|Strategic Workshop on ‘Mainstreaming organic”, 7-8th Aug.10|
Strategic workshop on Mainstreaming Organic' was successfully organised by Navdanya at its Biodiversity conservation farm at village Ramgarh on Old Shimla Road. A policy draft was evolved by the team of Scientists and representatives of the community movements in this 2 day workshop. Following people participated in the workshop:
Dr. R.D . Gaur, Prof. Emeratus, H.N. B. Garhwal University, Srinagar Garhwal; Prof. Vir Singh, Pantnagar agriculture University; Dr. J.M.S. Rana, Director, DBT, Uttarakhand; Dr. V.P. Uniyal, WII, Dehradun; Dr. Rajesh Naithani, Advisor, CM Uttarakhand; Dr. Arvind Bhatt, Department of Biotechnology, Govt. of Himachal Pradesh; Sri Pawan Shah, Manager KM& IT, Livelihoods Improvement Project for the Himalayas, Uttarakhand; Sri Hari Raj Singh, Consultant, Soil Ecology and Disaster Management, Dehradun, Dr. R.S Rawat, Dr. Vinod Kumar Bhatt and Dr. Vandana Shiva, Managing Trustee of Navdanya.
Strategic Workshop on ‘Mainstreaming organic”, 7th -8th August, 2010
Venue: Navdanya Biodiversity Conservation Center “Bija Vidyapeeth” at village Ramgarh on Old Shimla road on Road, Dehradun.
All of us are aware that there are three major crises prevalent these days all over the world.
1. Food and malnutrition
Today every 4th Indian is hungry, and nearly half of the world’s children are malnourished. One million children die every year for lack of food in India. Today most Indians are eating less than what they were eating a decade ago i.e. before the era of globalisation and trade liberalization. The per capita availability of food has declined from 177 kg per person per year in 1991 to 152 kg per person per year. The daily availability of food has declined from 485 to 419 gms per day. Daily calorie intake has dropped from 2220 cals / day to 2150 cals / day.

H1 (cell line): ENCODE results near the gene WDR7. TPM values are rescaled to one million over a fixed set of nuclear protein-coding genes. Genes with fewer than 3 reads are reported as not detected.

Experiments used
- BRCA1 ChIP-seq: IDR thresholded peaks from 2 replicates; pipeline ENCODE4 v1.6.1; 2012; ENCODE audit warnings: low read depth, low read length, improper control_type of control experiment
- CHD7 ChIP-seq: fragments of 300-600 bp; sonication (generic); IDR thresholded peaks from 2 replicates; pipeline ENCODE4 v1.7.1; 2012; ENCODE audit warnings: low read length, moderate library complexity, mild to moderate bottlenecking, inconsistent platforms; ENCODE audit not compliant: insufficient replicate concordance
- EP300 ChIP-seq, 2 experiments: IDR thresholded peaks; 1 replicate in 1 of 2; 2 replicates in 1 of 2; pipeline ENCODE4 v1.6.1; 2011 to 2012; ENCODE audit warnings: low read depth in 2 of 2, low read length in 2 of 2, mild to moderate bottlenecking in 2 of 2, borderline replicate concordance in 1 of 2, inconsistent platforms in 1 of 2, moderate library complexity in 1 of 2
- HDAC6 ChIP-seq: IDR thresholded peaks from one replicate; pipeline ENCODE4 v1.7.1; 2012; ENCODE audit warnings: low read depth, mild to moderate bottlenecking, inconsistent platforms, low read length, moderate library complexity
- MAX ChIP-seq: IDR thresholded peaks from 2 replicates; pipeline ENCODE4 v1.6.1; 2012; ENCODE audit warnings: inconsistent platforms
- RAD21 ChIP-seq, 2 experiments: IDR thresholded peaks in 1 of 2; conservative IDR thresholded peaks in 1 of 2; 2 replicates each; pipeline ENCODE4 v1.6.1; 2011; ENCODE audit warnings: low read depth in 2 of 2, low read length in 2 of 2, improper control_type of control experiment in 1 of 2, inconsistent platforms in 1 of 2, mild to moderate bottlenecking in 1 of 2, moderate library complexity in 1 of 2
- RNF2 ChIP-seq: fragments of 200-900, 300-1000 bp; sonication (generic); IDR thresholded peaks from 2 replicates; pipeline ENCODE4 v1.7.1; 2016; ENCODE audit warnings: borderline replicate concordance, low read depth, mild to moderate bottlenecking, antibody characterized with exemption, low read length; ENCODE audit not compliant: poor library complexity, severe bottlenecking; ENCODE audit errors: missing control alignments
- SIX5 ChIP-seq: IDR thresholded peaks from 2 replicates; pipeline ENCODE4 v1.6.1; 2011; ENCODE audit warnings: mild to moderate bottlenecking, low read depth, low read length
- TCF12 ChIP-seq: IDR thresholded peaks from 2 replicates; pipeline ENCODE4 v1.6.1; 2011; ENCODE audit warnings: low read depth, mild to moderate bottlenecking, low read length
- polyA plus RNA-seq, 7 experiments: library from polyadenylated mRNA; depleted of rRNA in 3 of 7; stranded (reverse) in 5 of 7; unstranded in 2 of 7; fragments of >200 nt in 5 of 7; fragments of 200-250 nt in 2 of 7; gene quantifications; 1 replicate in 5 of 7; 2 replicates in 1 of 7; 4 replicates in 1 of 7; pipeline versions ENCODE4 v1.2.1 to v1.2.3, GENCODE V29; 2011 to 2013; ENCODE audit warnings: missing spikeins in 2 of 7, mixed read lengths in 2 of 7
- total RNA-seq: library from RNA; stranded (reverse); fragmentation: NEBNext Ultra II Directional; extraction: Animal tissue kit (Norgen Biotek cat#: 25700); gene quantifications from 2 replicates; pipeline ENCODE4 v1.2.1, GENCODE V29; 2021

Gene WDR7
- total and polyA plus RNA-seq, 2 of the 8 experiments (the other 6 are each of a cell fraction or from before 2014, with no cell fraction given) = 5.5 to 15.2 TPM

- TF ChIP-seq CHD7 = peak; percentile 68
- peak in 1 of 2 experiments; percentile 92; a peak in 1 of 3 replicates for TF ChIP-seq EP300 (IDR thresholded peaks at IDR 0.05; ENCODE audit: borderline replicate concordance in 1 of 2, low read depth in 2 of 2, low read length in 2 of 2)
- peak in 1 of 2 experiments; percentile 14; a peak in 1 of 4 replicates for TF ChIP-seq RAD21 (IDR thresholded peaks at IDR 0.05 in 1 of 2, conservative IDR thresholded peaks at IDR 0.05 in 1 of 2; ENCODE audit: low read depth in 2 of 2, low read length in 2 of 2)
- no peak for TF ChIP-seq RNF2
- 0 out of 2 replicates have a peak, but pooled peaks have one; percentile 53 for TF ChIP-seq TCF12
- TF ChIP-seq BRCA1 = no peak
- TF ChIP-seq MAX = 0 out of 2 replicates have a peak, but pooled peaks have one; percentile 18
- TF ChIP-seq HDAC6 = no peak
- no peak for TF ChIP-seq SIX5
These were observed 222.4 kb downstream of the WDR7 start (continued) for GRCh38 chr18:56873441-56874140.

2. Rising cost of cultivation and agrarian crisis leading to farmers suicides
Ever rising cost of cultivation has resulted into an epidemic of farmers’ suicides which has spread across four states of India over the last decade. According to official data, more than 200,000 farmers have committed suicide in India since 1997.
3. Increasing Climate insecurity
External input based industrial chemical agriculture is making each crisis worst. It is increasing with the every next day. Intensification of drought, floods and cyclones is one of the predictable impacts of climate change and climate instability. The failure of monsoon in India and the consequent drought has impacted two thirds of India, especially the bread basket of India’s fertile gangetic plains. Bihar has had a 43% rainfall deficit, Jharkhand – 47%, Uttar Pradesh – 64%, Haryana – 61%, Punjab – 26%, Himachal Pradesh – 63%, Uttarakhand – 42%.
It is the high time to found the sustainable solution to these ever these ever increasing crises. Biodiversity based Organic farming is the tested solution for all the above crises. Organic solution will vouch to protect our farmers from the increasing climate instability.
Therefore, in order to provide climate resilience to scale up the organic solutions both on the ground and policy we are calling a small group of the leaders from the scientific communities and organic movements for the strategic workshop on ‘Mainstreaming organic” to respond to the multiple crisis.